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  6. Ann, you’re right, many of us knew about Lucy. Having lost a couple of beloved dogs in my life, I know how much we love them and how hard it is to say goodbye. I’ve always thought that dogs are here to remind us how beautiful life is, and to remind us how short it is as well.
    Thanks for sharing the pictures and Lucy’s story. This was a lovely tribute to a beautiful dog.

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  7. Ann, thanks for sharing this. It’s a wonderful tribute to those 4-legged family members like Lucy. I, too, have one and know I will be devastated when he’s gone. This cat of mine taught me a lot about unconditional love. It seems God puts pets in our lives to help us be better humans.

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  8. I am so sorry for your loss. Anyone that has had fur babies, understand the pain of losing a beloved pet at one time or another. It’s been over a year since we had to have our sweet Lilly put to sleep, and not a day goes by that I don’t think of her still. The unconditional love of our pets is something that is hard to beat!! May you remember all the good times, and smile.

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  9. She was so so lucky to have you Ann. What a great gal. Thank you for sharing her spirit and character with us.
    Our dogs are so special 💕May the hole in your heart be filled with lovino memories. Hugs to you in your loss.

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      • You’re welcome! 🙂 I have just started my blog and would appreciate any advice or tips if you have any to give. I understand if not. Sorry if this is inappropriate to ask in your comment section, just wasn’t sure if there’s a way to privately message. Thank you. Kate

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        • My main advice would be to write about what interests you, and to write about it as well as you possibly can. (Our readers deserve that.) Then find similar blogs to read, and let the writers know you were there by “liking” and, if you are so inclined, comment on them as well. Slowly but surely, you will build an audience. Sharing a link to your blog on social media is also a good way to let your friends and family know you are writing a blog, and to spread your audience to people who know your friends and family. Good luck to you!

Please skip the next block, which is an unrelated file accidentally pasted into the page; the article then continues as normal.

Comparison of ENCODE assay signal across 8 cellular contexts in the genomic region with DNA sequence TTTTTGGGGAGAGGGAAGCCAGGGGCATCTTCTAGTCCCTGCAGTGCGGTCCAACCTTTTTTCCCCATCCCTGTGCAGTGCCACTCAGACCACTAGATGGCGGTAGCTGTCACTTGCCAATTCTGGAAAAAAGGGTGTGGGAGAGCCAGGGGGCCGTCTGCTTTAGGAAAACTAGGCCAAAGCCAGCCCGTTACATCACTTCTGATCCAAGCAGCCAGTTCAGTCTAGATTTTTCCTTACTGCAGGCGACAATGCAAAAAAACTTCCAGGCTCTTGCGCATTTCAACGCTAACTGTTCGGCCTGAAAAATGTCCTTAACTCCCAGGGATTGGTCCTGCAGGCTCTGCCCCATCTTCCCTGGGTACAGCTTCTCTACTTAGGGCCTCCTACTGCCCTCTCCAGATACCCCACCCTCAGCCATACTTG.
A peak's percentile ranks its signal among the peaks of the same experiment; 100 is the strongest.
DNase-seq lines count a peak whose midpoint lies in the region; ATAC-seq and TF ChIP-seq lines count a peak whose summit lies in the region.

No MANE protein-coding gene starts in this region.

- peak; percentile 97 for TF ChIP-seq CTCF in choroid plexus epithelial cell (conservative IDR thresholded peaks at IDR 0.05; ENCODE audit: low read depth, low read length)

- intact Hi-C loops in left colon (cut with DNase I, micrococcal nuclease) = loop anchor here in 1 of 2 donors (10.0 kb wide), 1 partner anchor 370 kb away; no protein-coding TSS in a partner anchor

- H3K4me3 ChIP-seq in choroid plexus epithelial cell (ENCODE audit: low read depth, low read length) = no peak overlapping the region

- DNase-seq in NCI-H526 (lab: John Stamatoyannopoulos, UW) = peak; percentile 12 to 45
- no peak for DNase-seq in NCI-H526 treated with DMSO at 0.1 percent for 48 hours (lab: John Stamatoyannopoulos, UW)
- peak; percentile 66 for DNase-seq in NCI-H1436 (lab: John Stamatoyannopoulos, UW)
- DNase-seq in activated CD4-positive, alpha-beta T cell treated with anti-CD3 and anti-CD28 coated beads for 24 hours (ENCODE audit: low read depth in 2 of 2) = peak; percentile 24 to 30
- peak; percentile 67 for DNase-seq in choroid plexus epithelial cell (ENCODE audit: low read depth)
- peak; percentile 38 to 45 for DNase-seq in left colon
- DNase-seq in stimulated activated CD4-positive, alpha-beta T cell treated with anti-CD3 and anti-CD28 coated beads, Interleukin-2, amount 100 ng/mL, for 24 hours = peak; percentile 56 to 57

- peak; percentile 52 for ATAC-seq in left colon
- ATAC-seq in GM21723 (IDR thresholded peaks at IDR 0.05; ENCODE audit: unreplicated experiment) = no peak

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  10. I am so sorry for your loss. We have a 1 year old goldendoodle that drives us crazy with his antics yet I can’t imagine life without him. You are right about the big eyes, they seem a mirror to the soul. Dogs are so loving and require so little. Again, I am so sorry for your loss.

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  11. I’m sorry for your loss. We just lost out dog of 14 years at the beginning of August. It was so difficult because once you’re used to having them around, it seems like they’re always going to be there. Hang in there! It’ll be okay!

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    • Thanks, Neil! I know dogs aren’t supposed to be capable of abstract thought, but I truly believe Lucy was. She could, and did, plan ahead, especially when it involved being bad. It just made her that more loveable.

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  12. Oh Ann…. my heart is aching for you! I know how difficult the loss is…. how much you loved Lucy…. how much she loved you… how much you will miss her…. So very sorry for your loss… So happy for the joy she provided you and you provided her! HUGS!!

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  13. Ann – so sorry for your loss. I know I have been in the shadows the past few months but never far away from your weekly posts. 16 years is a long time for a dog of most breeds and you are both lucky to have had each other for much of that time. Just like with our kids we want them to follow the rules but not necessarily be a rule follower. Sounds like Lucy fit that bill to the tee. I hope you are doing ok – I’m not as I sit her chalking back some tears as I always do when I read or hear about a pup crossing the rainbow bridge. If only we could go across that bridge and visit once in a while…. I can’t bare the thought of losing my Kali although I know the day will come. You are in my thoughts and prayers.
    -Michael

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    • Thank you, Michael! I know what a dog lover you are, and that you truly understand. And yes, Lucy knew exactly when she could get away with bending the rules, which is one of the things that made her so fun. She will be missed……

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  14. Ann and Dave,
    So very sorry for your loss of Lucy. She was such a lovely dog and so glad that we were able to meet her. You have provided such a wonderful home to so many animals over the years and each was so lucky to have you as family. Hopefully, you can take some comfort in knowing that you gave her a spectacular life and all of the memories that you have of time with her.